Subject: migration (fwd)

Michael Williamson (
Tue, 31 Dec 1996 12:05:33 -0500 (EST)

Date: Mon, 30 Dec 1996 13:34:28 -0500 (EST)
From: Robert Kenney <>
To: "Janine M. Slotterback" <>
Subject: Re: migration

On Fri, 27 Dec 1996, Janine M. Slotterback wrote:

> I will be in Aruba from Feb.28th to March 3rd.  Is there any chance that 
> I can see any whales.  Do they migrate that far south?  If not, if I have 
> a window seat, is there any possibility I could see any from the plane?  
> Maybe between Florida and Puerto Rico or Puerto Rico and Aruba?

According to David and Melba Caldwell (DKC & MCC, 1983, A Field Guide to
Marine Mammals of the Southeastern United States and Caribbean Basin, U.S.
Dept. of Commerce, NOAA, National Marine Fisheries Service, Southeast
Fisheries Center, Miami, FL), the following species could be found in the

	Minke Whale
	Fin Whale
	Blue Whale
	Sei Whale
	Bryde's Whale
	Humpback Whale
	Antillean (Gervais') Beaked Whale
	Cuvier's Beaked Whale
	Sperm Whale
	Pygmy Sperm Whale
	Dwarf Sperm Whale
	Rough-toothed Dolphin
	Tucuxi (Guiana Dolphin)
	Many-toothed Blackfish
	Pygmy Killer Whale
	False Killer Whale
	Short-finned Pilot Whale
	Killer Whale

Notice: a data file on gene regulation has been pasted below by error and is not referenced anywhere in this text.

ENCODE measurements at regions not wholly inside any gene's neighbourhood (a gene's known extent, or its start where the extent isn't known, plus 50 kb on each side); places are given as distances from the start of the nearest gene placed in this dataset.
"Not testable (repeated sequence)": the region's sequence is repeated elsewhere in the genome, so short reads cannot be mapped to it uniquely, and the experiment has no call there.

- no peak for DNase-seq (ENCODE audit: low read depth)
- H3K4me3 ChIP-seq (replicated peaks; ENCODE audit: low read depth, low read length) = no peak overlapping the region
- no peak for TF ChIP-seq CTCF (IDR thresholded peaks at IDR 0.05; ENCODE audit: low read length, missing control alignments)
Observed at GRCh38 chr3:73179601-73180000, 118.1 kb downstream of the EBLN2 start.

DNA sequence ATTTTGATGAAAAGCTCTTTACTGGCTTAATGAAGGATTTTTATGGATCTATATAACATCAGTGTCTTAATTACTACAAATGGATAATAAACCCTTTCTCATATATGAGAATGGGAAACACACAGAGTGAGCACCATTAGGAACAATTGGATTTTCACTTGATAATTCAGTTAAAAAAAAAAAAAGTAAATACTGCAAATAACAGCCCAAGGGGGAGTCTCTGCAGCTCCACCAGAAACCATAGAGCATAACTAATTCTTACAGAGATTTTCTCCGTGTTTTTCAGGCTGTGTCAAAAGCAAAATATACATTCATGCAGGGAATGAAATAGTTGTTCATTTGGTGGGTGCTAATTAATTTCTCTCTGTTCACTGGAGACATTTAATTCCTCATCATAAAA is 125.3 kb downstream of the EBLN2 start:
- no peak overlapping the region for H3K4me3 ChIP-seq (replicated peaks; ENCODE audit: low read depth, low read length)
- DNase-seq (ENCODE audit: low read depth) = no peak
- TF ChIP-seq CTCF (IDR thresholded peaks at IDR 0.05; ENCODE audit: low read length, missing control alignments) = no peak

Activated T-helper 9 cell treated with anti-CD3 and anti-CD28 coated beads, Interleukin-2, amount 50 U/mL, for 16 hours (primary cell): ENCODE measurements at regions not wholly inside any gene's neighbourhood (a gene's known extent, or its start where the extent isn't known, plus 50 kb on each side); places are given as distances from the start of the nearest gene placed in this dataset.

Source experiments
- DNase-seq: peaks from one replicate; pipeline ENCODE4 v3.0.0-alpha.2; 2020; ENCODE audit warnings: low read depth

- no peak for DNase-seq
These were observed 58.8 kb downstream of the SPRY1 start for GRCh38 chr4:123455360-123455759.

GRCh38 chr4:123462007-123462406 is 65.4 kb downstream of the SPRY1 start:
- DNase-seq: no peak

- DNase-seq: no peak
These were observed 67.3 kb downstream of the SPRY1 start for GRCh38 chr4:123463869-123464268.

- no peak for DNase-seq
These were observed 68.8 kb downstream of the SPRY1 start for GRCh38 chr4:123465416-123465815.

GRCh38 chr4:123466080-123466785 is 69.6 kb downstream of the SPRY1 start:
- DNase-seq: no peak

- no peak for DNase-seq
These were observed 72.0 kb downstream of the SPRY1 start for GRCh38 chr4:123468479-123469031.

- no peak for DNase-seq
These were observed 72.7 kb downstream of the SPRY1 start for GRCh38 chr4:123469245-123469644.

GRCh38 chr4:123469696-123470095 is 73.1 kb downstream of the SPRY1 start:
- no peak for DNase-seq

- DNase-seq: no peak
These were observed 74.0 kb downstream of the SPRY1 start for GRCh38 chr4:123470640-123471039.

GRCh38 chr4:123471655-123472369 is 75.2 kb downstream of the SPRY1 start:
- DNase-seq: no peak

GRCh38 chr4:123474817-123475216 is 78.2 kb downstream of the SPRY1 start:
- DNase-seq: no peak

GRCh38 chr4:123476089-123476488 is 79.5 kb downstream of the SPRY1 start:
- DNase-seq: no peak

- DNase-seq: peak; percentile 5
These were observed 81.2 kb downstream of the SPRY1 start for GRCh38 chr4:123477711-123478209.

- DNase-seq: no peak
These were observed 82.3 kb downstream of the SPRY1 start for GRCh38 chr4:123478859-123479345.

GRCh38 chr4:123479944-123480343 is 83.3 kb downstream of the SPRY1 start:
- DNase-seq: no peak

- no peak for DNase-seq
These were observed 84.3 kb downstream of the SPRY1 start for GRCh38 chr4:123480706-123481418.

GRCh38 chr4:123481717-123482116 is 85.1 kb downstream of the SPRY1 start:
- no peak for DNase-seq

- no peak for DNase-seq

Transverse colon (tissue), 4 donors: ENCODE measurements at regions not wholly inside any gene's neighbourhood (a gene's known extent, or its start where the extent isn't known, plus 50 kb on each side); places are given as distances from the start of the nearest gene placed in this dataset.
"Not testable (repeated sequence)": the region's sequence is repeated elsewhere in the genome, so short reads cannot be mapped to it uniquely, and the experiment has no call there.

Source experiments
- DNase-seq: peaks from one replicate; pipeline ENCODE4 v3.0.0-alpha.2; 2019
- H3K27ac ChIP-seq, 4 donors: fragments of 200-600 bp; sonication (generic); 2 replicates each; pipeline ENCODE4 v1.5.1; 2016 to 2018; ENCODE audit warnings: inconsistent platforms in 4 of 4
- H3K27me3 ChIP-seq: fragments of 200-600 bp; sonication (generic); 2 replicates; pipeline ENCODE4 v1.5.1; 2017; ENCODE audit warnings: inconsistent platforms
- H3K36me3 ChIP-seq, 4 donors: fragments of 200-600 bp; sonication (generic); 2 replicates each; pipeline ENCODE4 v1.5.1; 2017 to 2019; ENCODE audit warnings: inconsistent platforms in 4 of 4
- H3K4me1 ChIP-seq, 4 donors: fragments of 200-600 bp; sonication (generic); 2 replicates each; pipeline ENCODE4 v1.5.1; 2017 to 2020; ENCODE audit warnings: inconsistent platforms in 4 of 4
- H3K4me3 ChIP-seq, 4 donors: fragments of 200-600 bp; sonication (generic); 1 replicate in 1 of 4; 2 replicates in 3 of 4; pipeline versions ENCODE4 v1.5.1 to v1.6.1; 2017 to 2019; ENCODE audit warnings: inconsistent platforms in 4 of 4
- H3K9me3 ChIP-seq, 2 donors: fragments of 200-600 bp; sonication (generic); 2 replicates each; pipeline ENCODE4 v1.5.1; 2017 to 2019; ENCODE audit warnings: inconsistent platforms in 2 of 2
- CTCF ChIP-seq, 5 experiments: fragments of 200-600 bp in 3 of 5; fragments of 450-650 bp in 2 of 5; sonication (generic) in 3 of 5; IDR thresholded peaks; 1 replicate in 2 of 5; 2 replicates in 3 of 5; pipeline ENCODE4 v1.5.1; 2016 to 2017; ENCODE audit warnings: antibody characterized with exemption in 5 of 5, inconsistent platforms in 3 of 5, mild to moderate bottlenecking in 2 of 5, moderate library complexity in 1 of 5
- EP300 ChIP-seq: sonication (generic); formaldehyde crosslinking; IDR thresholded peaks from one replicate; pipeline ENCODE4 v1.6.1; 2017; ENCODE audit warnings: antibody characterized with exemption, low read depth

Fraser's Dolphin
	Risso's Dolphin
	Bottlenose Dolphin
	Striped Dolphin
	Pan-tropical Spotted Dolphin
	Atlantic Spotted Dolphin
	Spinner Dolphin
	Clymene Dolphin
	Common Dolphin

Not all of these would be expected to be seen near Aruba.  You can be sure
that, if whales or dolphins are commonly seen anywhere nearby, that some
enterprising business-person has already set up a whale-watching
operation.  Just check the tourist brochures or talk a walk along the

As for seeing whales from airplanes - Puerto Rico is a great place for
humpbacks at that time of year.  But there are a couple of problems. 
Commercial airlines almost always fly way too high (not to mention too
fast) to see anything.  I spent four years in the Navy, flying in
anti-submarine patrol planes for hundreds of hours from Iceland.  I spent
a lot of time looking out the window when I wasn't busy, and never saw a
single whale.  And they were there - we dropped a sonobuoy right over a
vocalizing humpback once.  When we fly whale surveys now, we fly between
500 and 750 feet, while commercial airlines usually fly above 25,000 feet. 
The other problem is, even if you are low enough and slow enough, and
there are whales there, it takes some training and practice to know what
to look for.  When we are training new observers, sometimes you have to
point at a whale several times before they can see it at all. 

Dr. Bob Kenney